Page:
Pictured Above: Dealership representatives Ty Rankin (l), Lonestar Ag, and Jason Connelly, Butler Machinery, shared experiences about European manufacturers’ place in their product lineup during a 3-hour bus ride on the Agritechnica & Claas plant tour trip that both attended in November 2019.
Jason Connelly, Butler Machinery (14 stores in the Dakotas and Nebraska), carrying AGCO brands, Caterpillar, Claas and Horsch
Ty Rankin, Lonestar Ag (2 stores in Texas), carrying Kubota, Claas, MacDon, JCB and Oxbo, previously known as Parmer County Implement
Jason Connelly: We at Butler Machinery have handled European lines for quite a while. We’ve got Fendt and Claas, and we have Horsch seeding and tillage lines. It was Horsch Anderson back then; that’s how log we’ve been with them. What European lines does Lonestar Ag carry?
Ty Rankin: We’ve got Claas products, including the new tractor. We also handle JCB, which is built in the UK.
Connelly: Getting started with the European products early was a big advantage for us. It’s hard to get into that market first. Some people are excited to get into it, when they read or see it on the internet. With us being involved with them already, when they bring new lines over or other companies do, they already know our name and reputation. They already know that we’re involved with Horsch or the Claas, they already know the names that are over here. I think it’s helped dramatically.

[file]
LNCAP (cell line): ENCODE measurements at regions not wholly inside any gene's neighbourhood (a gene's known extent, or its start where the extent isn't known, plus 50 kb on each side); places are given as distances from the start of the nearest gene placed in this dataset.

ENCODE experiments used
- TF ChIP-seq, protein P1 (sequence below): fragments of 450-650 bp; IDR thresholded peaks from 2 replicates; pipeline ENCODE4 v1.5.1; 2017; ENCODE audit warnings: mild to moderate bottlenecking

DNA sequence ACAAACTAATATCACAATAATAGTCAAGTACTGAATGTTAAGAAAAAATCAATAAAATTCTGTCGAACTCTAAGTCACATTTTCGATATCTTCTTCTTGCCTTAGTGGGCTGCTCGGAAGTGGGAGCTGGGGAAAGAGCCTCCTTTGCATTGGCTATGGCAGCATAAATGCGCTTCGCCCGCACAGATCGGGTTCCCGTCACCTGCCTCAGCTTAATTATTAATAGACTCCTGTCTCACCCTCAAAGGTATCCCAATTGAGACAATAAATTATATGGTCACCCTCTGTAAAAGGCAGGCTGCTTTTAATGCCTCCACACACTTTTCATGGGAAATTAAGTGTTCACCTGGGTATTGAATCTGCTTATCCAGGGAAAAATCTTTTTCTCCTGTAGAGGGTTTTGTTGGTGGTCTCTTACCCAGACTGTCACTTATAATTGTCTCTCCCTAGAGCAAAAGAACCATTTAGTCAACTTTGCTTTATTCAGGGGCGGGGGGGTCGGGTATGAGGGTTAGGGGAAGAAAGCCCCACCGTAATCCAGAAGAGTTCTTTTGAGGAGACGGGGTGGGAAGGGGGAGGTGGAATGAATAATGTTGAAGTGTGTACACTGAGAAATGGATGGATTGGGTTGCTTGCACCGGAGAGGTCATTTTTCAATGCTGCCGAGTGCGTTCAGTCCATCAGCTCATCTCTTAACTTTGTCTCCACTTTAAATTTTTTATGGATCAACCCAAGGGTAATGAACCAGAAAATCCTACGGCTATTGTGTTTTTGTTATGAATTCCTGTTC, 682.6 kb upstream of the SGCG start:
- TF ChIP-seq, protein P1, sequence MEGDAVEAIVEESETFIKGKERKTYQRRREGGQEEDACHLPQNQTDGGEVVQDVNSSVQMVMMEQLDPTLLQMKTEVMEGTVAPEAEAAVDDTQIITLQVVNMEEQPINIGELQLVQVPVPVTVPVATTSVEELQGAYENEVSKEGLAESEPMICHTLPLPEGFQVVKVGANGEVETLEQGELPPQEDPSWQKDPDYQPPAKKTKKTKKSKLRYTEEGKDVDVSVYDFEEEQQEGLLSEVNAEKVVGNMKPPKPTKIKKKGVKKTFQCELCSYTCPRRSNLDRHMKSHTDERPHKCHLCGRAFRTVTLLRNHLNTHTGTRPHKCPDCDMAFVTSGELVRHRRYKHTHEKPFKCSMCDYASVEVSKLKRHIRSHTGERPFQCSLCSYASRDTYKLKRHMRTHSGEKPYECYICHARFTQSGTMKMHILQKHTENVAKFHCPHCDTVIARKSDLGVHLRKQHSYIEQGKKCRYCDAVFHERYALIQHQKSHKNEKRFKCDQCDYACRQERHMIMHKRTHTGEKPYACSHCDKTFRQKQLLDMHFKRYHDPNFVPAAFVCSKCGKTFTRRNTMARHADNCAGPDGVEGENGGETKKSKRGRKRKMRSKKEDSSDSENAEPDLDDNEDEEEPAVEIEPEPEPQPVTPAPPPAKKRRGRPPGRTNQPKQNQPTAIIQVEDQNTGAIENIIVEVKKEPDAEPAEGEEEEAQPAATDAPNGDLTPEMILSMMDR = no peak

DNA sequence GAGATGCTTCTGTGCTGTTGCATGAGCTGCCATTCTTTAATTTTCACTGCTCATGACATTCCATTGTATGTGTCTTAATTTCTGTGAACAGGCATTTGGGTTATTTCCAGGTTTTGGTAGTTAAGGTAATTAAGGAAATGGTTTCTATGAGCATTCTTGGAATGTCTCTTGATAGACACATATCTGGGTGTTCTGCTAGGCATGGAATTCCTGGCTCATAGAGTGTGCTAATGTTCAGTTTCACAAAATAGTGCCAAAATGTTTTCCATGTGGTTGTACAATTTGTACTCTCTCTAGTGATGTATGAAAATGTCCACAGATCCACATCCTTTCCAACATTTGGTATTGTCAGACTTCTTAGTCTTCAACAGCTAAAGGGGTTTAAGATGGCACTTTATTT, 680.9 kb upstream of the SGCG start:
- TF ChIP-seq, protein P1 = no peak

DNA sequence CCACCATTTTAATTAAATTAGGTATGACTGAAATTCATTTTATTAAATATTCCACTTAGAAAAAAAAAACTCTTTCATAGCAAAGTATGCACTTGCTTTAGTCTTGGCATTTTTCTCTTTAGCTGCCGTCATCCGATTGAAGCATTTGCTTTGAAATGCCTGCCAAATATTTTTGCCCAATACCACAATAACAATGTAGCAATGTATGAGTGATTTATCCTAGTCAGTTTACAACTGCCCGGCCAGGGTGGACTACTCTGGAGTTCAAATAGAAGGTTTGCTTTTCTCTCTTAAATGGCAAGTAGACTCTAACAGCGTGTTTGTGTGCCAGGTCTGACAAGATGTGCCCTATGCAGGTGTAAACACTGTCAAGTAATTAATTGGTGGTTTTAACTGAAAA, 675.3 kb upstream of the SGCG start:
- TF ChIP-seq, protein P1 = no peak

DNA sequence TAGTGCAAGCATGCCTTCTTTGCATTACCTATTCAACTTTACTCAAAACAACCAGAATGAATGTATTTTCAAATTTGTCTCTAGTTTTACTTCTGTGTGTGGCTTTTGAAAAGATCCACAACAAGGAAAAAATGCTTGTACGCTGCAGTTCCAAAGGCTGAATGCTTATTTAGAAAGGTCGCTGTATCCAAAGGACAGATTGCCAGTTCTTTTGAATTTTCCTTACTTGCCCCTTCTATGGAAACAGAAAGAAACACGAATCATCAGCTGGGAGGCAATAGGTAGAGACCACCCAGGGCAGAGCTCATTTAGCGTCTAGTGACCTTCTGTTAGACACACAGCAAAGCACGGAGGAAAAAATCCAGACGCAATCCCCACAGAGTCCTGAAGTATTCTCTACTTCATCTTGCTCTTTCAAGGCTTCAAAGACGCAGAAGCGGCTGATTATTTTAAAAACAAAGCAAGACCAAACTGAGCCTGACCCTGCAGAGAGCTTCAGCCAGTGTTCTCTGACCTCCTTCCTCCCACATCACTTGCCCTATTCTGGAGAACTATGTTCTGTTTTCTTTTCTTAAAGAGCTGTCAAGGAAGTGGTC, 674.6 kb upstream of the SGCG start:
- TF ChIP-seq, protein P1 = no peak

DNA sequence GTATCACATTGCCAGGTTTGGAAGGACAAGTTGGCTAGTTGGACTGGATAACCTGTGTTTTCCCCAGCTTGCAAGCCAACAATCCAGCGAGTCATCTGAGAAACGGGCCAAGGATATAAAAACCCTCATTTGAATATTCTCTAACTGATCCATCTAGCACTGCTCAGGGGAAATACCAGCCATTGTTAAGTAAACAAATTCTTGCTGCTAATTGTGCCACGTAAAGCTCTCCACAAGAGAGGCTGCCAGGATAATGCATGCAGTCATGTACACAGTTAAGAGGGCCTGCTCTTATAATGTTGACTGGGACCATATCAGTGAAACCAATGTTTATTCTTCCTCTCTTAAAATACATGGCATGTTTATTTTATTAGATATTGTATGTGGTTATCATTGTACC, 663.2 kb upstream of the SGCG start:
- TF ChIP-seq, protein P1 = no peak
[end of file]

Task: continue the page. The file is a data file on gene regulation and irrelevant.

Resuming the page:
Rankin: I’d agree with that. The acceptance of the European lines is also pretty regional. Look at Canada. They’re more European-minded, and sales of those European tractors can take off. It seems like the farther south you go, the more hardcore some guys are in relation to Case IH and Deere. So it’s a bigger challenge to sell them something that they don’t really know. You may do a successful demo for them and outperform your competition. But at the end of the day they still might say, “Grandpa ran John Deere or Grandpa ran Case IH. We’re going to stick with that.”
You run across that. Some you probably just won’t win over. But never say never. When I was in Claas and we did demos to some guys a half a dozen times over 10 years, but finally got them. So repetition helps. This is a relationship business. They buy from friends. They don’t buy from strangers.
Connelly: Management also make a big difference in how and when we take on new lines. With Butler, we’re open to it, but there’s got to be a need. We won’t take a line just because it’s out there. It must fill a specific need in our area. That gets harder as there’s more brands out there wanting to come to the U.S.
“Some you probably just won’t win over. But we did demos to some guys a half a dozen times over 10 years, but finally got them…”
Rankin: Yeah. Another interesting part about this is when you compare somebody the size and the scope of Butler compared to what we do; it’s a night and day difference. Our owner and I, and everybody for that matter, wear a lot of different hats. That’s the way a small dealership is. When we look at new products, we must ultimately ask “How much more can we service? What will our existing facilities absorb and what other equipment as far as infrastructure would it take to support that?” Since we’re so heavily embedded in the forage world, we’ve looked at handling silage and manure trailers, but didn’t proceed because we felt we’d need a separate facility to work on that equipment to support customers in the time they’d need it.